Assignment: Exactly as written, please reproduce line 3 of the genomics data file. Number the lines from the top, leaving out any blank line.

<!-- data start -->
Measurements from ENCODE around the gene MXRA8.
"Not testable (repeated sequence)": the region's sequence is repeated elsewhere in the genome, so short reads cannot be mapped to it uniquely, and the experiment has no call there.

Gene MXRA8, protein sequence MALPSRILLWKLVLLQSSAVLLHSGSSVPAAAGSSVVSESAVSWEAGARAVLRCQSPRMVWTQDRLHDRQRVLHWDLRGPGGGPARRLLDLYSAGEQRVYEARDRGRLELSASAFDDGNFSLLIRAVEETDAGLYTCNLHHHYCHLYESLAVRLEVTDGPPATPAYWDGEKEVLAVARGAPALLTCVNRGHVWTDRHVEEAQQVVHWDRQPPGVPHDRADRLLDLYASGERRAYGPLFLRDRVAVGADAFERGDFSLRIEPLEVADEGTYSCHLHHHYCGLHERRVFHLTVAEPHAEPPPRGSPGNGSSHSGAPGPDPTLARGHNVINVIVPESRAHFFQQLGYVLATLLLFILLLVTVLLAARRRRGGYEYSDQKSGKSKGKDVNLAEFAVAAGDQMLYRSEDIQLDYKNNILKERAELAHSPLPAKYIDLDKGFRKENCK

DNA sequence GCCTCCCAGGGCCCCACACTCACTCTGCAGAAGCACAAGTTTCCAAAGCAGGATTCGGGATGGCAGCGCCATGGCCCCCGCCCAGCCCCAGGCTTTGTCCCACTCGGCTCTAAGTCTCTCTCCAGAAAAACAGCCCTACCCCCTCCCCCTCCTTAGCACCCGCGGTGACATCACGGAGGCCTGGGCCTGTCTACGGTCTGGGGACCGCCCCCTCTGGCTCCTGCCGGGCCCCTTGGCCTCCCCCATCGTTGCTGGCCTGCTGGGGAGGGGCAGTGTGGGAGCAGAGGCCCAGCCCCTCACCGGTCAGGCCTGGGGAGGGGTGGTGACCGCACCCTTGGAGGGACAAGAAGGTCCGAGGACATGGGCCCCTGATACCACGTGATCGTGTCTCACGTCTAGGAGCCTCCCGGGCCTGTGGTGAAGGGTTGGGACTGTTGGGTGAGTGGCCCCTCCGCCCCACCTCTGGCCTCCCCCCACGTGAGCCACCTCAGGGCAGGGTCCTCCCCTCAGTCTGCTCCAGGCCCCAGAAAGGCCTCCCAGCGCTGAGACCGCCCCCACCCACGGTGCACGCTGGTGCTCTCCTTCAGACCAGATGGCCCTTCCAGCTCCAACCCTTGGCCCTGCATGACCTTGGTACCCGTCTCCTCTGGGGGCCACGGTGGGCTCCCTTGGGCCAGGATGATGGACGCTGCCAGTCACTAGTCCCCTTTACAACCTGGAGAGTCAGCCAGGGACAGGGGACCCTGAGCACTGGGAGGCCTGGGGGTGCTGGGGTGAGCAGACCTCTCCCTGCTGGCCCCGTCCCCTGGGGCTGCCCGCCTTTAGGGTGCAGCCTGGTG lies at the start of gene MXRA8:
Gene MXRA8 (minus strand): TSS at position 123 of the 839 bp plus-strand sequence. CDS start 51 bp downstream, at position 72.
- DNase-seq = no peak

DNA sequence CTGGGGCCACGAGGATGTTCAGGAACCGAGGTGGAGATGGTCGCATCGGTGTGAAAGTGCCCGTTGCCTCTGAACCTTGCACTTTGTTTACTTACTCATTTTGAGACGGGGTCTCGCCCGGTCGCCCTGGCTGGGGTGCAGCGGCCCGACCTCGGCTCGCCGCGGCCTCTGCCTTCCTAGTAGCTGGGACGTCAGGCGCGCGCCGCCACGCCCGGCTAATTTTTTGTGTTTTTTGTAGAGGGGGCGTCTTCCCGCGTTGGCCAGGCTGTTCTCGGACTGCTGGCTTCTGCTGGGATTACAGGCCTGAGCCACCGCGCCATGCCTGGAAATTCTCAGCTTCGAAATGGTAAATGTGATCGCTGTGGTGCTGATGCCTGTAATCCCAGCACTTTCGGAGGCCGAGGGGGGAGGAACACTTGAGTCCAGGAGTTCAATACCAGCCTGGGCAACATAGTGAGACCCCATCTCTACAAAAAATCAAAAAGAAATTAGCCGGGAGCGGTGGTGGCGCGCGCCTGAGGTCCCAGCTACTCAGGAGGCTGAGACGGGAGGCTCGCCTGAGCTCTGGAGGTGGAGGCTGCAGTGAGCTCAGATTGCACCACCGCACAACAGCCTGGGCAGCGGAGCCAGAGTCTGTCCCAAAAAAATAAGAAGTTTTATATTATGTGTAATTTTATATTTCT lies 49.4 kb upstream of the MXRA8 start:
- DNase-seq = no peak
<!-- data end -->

Gene MXRA8, protein sequence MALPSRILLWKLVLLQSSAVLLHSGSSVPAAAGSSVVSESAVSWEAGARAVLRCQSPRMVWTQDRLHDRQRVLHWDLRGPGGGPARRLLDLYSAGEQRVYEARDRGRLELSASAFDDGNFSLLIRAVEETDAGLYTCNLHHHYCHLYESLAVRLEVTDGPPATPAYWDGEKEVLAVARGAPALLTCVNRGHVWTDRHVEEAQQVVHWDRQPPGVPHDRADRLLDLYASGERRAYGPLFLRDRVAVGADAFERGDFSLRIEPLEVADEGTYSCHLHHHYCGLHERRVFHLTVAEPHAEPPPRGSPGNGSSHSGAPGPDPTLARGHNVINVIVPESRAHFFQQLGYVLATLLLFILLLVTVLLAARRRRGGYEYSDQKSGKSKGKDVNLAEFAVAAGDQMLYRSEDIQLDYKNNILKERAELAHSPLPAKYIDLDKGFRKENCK